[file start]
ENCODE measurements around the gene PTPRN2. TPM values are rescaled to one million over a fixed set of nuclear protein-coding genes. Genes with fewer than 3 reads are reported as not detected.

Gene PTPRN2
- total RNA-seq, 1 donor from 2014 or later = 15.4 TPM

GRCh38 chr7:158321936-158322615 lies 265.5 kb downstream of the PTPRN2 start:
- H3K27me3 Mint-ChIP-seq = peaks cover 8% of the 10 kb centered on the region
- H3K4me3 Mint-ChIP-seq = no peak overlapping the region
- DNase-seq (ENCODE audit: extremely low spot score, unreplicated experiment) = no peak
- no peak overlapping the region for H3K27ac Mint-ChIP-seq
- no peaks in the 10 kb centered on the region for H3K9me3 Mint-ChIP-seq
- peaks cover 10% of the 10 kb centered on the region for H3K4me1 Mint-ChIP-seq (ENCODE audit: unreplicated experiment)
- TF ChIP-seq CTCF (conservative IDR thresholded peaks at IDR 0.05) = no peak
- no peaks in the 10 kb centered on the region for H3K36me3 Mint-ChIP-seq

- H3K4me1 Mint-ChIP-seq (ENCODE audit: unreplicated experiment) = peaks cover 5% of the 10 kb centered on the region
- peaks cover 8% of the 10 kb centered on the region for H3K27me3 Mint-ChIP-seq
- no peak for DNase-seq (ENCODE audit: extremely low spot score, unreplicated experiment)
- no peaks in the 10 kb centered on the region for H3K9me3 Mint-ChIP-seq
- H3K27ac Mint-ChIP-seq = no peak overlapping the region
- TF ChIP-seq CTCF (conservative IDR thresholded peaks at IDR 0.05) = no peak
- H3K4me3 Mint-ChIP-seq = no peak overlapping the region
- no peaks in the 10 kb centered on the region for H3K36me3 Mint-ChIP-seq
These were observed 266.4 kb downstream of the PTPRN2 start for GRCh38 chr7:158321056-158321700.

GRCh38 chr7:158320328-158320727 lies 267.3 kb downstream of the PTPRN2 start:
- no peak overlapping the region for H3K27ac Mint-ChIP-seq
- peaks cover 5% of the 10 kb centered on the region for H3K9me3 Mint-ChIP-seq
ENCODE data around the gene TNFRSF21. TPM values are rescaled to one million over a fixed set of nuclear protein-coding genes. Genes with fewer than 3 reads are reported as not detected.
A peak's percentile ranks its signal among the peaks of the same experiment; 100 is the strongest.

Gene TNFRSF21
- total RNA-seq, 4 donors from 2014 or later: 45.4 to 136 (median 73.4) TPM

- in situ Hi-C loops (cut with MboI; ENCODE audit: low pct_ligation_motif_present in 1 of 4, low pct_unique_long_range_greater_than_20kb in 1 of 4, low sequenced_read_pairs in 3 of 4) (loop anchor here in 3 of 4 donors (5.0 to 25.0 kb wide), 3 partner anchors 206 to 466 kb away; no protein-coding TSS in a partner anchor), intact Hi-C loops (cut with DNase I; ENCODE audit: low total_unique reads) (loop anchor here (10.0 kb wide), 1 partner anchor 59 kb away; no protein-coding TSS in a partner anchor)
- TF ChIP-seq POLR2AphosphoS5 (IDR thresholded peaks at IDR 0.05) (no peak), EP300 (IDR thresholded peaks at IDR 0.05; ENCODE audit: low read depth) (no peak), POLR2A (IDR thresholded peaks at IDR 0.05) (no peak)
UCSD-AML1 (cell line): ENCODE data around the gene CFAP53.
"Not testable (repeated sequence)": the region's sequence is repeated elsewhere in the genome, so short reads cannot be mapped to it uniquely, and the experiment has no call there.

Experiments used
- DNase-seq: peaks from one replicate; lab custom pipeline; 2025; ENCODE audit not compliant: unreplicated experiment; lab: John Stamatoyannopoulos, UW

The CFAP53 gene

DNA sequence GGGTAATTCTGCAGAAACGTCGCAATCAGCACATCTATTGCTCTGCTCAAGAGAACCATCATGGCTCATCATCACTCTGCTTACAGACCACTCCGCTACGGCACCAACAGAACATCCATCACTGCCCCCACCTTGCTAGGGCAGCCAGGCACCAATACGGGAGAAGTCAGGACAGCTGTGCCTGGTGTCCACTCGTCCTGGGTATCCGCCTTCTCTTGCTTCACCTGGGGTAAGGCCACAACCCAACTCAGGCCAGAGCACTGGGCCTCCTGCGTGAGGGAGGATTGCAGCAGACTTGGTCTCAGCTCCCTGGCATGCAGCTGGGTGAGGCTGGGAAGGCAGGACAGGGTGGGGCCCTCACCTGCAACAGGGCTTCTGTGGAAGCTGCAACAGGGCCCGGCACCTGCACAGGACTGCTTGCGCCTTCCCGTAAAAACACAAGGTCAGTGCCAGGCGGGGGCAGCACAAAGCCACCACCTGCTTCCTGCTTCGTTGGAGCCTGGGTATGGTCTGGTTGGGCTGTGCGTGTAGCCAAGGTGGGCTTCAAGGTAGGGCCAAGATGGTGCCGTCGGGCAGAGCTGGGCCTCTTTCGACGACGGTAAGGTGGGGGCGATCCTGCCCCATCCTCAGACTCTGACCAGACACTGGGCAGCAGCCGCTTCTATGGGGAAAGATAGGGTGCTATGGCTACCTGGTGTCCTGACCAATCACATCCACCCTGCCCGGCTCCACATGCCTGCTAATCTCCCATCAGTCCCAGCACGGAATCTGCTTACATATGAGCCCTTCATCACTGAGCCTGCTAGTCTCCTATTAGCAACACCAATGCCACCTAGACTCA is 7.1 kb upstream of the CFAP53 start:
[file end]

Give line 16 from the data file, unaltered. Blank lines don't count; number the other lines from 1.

- no peaks in the 10 kb centered on the region for H3K9me3 Mint-ChIP-seq